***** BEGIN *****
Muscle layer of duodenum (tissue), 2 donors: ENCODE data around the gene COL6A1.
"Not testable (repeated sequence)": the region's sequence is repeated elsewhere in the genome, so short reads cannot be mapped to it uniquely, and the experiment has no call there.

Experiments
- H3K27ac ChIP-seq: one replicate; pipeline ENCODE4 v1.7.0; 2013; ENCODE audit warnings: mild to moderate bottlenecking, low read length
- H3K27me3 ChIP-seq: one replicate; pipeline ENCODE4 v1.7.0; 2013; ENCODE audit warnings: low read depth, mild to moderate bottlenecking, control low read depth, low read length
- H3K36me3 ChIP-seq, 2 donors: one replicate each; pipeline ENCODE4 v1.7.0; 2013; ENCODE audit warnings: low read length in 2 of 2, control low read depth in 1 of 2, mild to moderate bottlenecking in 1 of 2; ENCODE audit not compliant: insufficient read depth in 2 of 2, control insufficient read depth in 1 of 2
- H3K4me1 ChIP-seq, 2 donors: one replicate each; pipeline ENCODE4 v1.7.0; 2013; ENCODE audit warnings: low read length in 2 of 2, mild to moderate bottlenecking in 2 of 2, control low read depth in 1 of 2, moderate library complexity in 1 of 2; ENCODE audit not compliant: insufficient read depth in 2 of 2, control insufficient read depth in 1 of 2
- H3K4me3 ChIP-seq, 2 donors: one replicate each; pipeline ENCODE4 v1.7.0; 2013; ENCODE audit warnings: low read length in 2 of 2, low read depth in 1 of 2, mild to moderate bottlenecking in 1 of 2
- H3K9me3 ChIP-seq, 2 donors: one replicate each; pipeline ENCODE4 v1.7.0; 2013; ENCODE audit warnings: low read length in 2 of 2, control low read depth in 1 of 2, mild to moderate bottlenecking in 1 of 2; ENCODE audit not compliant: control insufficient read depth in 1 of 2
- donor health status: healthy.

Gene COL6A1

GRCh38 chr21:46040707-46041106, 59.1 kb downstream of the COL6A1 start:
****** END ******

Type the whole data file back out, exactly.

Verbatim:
Muscle layer of duodenum (tissue), 2 donors: ENCODE data around the gene COL6A1.
"Not testable (repeated sequence)": the region's sequence is repeated elsewhere in the genome, so short reads cannot be mapped to it uniquely, and the experiment has no call there.

Experiments
- H3K27ac ChIP-seq: one replicate; pipeline ENCODE4 v1.7.0; 2013; ENCODE audit warnings: mild to moderate bottlenecking, low read length
- H3K27me3 ChIP-seq: one replicate; pipeline ENCODE4 v1.7.0; 2013; ENCODE audit warnings: low read depth, mild to moderate bottlenecking, control low read depth, low read length
- H3K36me3 ChIP-seq, 2 donors: one replicate each; pipeline ENCODE4 v1.7.0; 2013; ENCODE audit warnings: low read length in 2 of 2, control low read depth in 1 of 2, mild to moderate bottlenecking in 1 of 2; ENCODE audit not compliant: insufficient read depth in 2 of 2, control insufficient read depth in 1 of 2
- H3K4me1 ChIP-seq, 2 donors: one replicate each; pipeline ENCODE4 v1.7.0; 2013; ENCODE audit warnings: low read length in 2 of 2, mild to moderate bottlenecking in 2 of 2, control low read depth in 1 of 2, moderate library complexity in 1 of 2; ENCODE audit not compliant: insufficient read depth in 2 of 2, control insufficient read depth in 1 of 2
- H3K4me3 ChIP-seq, 2 donors: one replicate each; pipeline ENCODE4 v1.7.0; 2013; ENCODE audit warnings: low read length in 2 of 2, low read depth in 1 of 2, mild to moderate bottlenecking in 1 of 2
- H3K9me3 ChIP-seq, 2 donors: one replicate each; pipeline ENCODE4 v1.7.0; 2013; ENCODE audit warnings: low read length in 2 of 2, control low read depth in 1 of 2, mild to moderate bottlenecking in 1 of 2; ENCODE audit not compliant: control insufficient read depth in 1 of 2
- donor health status: healthy.

Gene COL6A1

GRCh38 chr21:46040707-46041106, 59.1 kb downstream of the COL6A1 start: